The Fair Eagle site goes into this a bit further: "Fair Eagle is able to determine behavioral user interests based on web pages navigated, searches made, ads clicked, and other factors." Specifically these things:

  • Web pages viewed and links clicked on
  • Search terms
  • The amount of time spent at some Web sites
  • Response to advertisements
  • System settings, such as the browser used and speed of the connection
  • ZIP code

I don't want people following me around while I traverse the Internet. What business is it of their's or my ISP's? None at all.

To some extent, I already receive targeted advertising on the Google pages I visit, through Gmail and Calendar and so forth. But I don't think I am being hypocritical by rejecting NebuAd and its Fair Eagle Technology and Services Division: I pay my ISP to deliver me Internet connectivity, not advertising. I am quite sure that my ISP is not going to reduce what they charge me monthly for that connectivity if they somehow get $X a month from NebuAd for being able to deliver me advertising. In the case of Google, I receive clearly beneficial services for advertising that I find minimally intrusive, and their services are even more useful now that they have rolled out an iPhone version, which works very well. The ads I have seen from NebuAd have been large graphics, banner-sized.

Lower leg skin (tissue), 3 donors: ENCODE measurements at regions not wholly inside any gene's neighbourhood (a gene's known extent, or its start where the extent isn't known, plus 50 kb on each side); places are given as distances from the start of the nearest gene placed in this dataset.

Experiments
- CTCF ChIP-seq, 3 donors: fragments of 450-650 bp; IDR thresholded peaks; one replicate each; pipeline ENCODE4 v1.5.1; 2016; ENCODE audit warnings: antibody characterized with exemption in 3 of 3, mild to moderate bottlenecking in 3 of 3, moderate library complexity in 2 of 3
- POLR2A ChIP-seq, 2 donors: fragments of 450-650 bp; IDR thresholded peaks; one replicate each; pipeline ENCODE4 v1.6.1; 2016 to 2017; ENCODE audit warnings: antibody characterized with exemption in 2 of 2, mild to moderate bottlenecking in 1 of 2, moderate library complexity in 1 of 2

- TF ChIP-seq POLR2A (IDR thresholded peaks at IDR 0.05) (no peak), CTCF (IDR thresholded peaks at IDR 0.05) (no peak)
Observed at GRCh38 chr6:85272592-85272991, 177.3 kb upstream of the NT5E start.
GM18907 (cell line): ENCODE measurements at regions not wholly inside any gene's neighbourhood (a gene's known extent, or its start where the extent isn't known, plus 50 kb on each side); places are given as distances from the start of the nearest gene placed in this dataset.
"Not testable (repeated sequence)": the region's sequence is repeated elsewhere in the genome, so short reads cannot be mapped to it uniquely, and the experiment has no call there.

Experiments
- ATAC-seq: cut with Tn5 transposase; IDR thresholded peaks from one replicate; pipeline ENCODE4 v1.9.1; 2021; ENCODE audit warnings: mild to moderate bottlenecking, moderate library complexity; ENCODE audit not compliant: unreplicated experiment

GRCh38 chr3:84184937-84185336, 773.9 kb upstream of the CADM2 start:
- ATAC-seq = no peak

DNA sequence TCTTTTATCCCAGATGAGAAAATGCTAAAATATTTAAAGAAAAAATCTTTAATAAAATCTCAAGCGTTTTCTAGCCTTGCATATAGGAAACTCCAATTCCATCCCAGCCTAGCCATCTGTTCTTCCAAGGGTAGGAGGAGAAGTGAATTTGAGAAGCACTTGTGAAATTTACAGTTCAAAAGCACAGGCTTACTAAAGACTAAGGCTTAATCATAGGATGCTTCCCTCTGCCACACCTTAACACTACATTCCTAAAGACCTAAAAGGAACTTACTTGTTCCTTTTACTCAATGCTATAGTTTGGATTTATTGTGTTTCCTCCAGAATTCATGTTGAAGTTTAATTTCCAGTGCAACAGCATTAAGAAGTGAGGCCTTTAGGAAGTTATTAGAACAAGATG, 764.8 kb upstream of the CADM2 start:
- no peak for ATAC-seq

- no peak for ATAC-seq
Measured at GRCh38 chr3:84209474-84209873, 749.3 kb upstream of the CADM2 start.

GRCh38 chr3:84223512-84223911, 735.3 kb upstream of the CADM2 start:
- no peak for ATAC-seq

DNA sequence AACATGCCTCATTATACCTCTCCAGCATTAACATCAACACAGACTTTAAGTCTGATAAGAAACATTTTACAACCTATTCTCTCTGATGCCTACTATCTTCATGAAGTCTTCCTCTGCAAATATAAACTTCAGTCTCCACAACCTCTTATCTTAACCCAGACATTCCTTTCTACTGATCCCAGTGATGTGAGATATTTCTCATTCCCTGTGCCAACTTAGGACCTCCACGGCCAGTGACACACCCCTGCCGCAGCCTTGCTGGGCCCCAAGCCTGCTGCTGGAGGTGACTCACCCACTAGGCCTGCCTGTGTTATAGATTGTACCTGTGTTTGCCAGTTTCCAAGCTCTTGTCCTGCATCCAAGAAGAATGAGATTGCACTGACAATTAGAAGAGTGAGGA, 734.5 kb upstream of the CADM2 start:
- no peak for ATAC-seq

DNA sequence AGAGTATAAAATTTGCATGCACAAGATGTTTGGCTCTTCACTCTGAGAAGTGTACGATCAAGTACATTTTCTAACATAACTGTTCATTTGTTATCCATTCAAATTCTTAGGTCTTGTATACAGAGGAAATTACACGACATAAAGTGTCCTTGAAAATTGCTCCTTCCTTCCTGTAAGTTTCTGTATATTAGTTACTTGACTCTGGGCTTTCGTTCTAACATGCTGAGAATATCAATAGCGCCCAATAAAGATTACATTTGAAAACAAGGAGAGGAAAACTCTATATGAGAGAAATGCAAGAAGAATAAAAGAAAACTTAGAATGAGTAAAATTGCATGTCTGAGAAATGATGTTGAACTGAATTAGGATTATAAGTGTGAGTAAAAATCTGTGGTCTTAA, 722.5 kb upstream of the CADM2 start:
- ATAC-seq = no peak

But not only are NebuAd's advertisements intrusive, they directly interfere with the http stream, injecting their own JavaScript into the page, which opens questions of copyright infringement (a publisher could argue that the addition of a NebuAd/Fair Eagle advertisement violates their page copyright) and security (for example, imagine a criminal inside or outside the company who managed to replace NebuAd's supposedly innocuous JavaScript with something clearly malicious). No, this advertising system is very, very questionable.

Western Digital - What happened to you?

Here's a third example of a third party interfering with our quiet enjoyment of the Internet. I am disappointed with Western Digital. I do like their hard drives, but they are doing something that I find almost incomprehensible. Western Digital has built a kind of digital rights management system into their My Book World Edition hard drive line. If you use their proprietary MioNet software, you can register up to five users who can access the data, but anyone who is not registered cannot access certain kinds of media files, despite your permission. A complete list of affected files is here:

It includes DiVX, QuickTime Video (MOV), Impulse Tracker, even OGG Bitstream files! This is simply insanity. In their desire to avoid any lawsuit from Hollywood, WD has assumed that we are all criminals and decided for us, well before the fact, that we cannot use our own drivesd to share certain kinds of "questionable" files.